If it’s true that we eat first with our eyes, then these waffles are a feast! These are the trifecta – they look great, taste great, and are great for you! Megan, the recipe’s creator, adapted it from a recipe in Vegetarian Times, and in absolute fairness, both her photo and her recipe put the original recipe and photo to shame. (You could take a look for yourself.) Megan lives in Alberta with her husband and a “giant fuzzball, Apollo.” Her passions are cookbooks, blogging, reading, and especially baking.
Don’t you love it when something that looks so good and tastes so good is also good for you? Blueberries, raspberries, and strawberries are disease fighting, immune-system building superstars. (Read some details below.) Here’s the recipe.
Blueberry Sourdough Pancakes
Makes 10 pancakes
Adapted from Vegetarian Times (March 2011 issue)
The night before feed your starter and make sure it’s active.
• 1 1/4 cup (200g) 100% hydration sourdough starter
• 1 tablespoon (11g) canola oil
• 1 tablespoon (21g) maple syrup or agave
• 1/2 – 3/4 cup (110-165g) non-dairy milk
• 1 cup (144g) all-purpose flour or white whole wheat flour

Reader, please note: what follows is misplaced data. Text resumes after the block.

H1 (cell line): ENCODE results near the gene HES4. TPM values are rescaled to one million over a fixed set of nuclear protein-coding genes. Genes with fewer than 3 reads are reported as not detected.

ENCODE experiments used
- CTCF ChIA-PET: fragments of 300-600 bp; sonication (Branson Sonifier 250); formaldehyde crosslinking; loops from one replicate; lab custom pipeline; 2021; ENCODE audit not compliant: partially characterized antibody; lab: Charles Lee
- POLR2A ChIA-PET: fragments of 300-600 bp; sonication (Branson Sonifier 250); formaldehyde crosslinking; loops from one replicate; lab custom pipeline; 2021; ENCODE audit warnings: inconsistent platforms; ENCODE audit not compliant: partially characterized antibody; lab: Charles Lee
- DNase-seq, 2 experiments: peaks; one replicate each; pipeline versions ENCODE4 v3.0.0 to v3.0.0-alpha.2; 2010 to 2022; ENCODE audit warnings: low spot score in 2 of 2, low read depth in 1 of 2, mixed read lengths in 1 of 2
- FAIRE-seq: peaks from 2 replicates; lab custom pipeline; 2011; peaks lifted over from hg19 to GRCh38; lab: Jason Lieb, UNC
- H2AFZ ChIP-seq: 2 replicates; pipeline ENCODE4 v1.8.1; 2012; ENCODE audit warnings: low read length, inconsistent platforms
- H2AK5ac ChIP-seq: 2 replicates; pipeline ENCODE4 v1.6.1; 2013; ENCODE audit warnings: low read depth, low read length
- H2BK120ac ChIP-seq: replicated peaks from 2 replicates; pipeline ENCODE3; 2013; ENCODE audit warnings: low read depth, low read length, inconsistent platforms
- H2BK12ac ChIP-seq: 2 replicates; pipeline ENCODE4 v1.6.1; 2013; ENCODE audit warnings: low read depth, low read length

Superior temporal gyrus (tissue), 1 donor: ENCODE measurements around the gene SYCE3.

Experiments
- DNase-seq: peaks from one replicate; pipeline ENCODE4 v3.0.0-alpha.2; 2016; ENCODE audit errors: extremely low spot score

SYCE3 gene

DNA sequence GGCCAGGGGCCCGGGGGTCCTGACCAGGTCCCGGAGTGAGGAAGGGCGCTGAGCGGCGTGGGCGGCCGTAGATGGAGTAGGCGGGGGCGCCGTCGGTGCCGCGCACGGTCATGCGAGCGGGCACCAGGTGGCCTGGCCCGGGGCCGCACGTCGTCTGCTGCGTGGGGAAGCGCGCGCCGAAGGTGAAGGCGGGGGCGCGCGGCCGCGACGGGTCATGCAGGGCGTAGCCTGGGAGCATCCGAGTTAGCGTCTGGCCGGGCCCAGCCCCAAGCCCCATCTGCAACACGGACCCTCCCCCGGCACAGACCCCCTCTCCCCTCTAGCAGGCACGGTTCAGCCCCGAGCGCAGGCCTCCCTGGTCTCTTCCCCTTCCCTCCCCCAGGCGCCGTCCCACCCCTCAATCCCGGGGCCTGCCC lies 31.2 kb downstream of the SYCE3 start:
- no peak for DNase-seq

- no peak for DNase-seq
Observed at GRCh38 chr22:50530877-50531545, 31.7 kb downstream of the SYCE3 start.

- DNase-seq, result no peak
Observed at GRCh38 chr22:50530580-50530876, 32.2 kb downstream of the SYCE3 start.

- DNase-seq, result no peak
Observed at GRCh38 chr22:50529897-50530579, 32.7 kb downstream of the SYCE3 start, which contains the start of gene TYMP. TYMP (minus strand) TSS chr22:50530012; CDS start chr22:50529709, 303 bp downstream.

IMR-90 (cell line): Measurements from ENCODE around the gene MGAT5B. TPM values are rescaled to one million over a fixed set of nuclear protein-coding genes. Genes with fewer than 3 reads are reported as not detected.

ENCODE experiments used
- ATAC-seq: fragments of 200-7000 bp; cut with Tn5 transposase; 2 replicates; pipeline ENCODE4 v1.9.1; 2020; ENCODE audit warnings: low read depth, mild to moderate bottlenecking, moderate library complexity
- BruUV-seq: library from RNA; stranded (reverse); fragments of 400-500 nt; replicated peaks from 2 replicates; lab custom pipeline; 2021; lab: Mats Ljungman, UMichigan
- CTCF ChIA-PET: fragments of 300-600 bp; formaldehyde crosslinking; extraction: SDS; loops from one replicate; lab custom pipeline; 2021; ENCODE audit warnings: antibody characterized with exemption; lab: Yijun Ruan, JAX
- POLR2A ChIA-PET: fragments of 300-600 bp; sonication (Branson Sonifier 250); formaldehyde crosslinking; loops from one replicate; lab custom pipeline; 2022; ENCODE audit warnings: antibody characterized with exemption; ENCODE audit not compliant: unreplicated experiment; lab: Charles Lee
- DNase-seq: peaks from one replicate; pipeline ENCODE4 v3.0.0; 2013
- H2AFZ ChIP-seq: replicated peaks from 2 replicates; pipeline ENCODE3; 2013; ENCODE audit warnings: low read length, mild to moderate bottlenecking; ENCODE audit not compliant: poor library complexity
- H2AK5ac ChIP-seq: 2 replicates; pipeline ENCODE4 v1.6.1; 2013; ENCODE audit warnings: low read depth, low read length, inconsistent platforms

• 2 1/2 teaspoons baking powder
• 1/2 teaspoon baking soda
• 1/2 teaspoon kosher salt
• 1 1/4 cups (150g) blueberries, fresh or frozen
Whisk together the starter, oil, syrup and 1/2 cup of milk. Combine flour with baking powder, baking soda, and salt in a separate bowl. Stir flour mixture into batter, adding 1/4 cup more milk if needed. If using fresh, fold in blueberries. Let sit 5 to 10 minutes.
If using frozen blueberries, stir in right before cooking.
Heat griddle or skillet over medium-high heat. Reduce heat to medium, and coat with cooking spray. Pour about 1/4 cup batter per pancake into skillet. Cook 1 to 1 1/2 minutes on each side, or until golden.
These pair well with some maple syrup, or top them like I did with some raspberries and strawberries simmered with some maple syrup.
Blueberries — Research shows that blueberries may protect brain cells and help protect age-related memory loss. They contain phytonutrients that may help prevent heart disease and cancer. They’re loaded with vitamin C and iron.
Raspberries — These tasty beauties are full of disease-fighting fiber which help lower cholesterol and protect against digestive diseases. Their vitamin C and phytochemicals show anticancer properties.
Strawberries — These berries also have lots of fiber and vitamin C (more than oranges and grapefruit) to fight diseases and increase immunity. They contain ellagic acid which protects against cancer and inflammation.
Hornick, Betsy, 101 Best Super Foods
If you enjoyed this post, please share it with your friends. 🙂